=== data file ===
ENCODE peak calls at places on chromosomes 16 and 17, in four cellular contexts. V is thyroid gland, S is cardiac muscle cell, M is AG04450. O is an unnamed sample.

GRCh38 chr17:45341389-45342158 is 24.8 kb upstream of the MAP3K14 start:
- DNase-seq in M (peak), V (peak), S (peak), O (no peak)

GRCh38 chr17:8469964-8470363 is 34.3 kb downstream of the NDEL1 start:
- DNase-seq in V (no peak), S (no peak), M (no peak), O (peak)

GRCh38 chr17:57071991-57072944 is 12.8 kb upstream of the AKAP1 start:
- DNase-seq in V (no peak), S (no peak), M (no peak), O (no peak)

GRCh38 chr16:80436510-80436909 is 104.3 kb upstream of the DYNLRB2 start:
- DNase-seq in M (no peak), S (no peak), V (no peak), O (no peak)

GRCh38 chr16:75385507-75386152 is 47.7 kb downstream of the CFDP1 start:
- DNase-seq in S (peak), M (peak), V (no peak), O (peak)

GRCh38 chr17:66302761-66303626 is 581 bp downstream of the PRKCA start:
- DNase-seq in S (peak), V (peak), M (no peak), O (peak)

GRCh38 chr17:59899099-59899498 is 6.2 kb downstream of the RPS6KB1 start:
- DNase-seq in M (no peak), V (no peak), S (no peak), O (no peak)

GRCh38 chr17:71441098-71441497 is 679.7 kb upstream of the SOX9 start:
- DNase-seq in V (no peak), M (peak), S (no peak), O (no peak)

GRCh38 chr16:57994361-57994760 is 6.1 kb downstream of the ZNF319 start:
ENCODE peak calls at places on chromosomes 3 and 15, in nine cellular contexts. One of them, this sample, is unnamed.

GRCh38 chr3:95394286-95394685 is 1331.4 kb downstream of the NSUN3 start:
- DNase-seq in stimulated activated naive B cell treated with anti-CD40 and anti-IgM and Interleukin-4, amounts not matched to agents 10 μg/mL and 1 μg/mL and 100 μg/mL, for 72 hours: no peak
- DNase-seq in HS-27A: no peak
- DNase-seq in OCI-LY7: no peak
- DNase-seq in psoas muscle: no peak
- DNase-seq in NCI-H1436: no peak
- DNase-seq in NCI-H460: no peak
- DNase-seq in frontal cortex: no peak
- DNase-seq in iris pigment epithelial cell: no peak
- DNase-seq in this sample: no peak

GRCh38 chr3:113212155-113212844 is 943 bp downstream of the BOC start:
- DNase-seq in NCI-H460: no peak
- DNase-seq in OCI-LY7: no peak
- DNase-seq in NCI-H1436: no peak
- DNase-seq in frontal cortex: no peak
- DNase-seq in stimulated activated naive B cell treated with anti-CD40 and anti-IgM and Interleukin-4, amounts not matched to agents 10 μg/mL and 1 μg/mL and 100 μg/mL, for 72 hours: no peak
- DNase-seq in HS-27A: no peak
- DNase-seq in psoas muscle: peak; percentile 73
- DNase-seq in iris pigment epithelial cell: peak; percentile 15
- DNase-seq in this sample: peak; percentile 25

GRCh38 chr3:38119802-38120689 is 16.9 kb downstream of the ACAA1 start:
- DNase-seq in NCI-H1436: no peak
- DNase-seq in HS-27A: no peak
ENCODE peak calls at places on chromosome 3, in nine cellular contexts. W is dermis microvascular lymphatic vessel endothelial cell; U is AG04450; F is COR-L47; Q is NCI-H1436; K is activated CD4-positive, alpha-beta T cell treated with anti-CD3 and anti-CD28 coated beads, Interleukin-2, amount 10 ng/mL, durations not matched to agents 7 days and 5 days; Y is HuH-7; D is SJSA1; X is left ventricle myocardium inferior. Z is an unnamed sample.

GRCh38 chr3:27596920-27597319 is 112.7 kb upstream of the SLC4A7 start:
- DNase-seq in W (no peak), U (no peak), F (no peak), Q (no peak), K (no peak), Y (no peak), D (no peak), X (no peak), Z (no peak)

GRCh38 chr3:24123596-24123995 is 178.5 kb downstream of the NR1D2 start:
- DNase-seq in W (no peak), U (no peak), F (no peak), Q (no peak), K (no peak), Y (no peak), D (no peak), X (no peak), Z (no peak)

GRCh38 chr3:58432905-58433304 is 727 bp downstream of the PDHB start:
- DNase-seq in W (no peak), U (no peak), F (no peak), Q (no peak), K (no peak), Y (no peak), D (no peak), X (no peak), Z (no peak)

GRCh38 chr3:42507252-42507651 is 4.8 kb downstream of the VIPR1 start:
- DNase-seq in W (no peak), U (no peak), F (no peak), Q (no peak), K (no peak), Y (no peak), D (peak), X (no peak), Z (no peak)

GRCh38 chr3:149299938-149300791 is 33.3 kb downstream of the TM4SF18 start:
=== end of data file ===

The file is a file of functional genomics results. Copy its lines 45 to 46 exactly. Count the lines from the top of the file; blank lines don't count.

- DNase-seq in W (no peak), U (no peak), F (no peak), Q (no peak), K (no peak), Y (no peak), D (no peak), X (no peak), Z (no peak)

GRCh38 chr3:24123596-24123995 is 178.5 kb downstream of the NR1D2 start: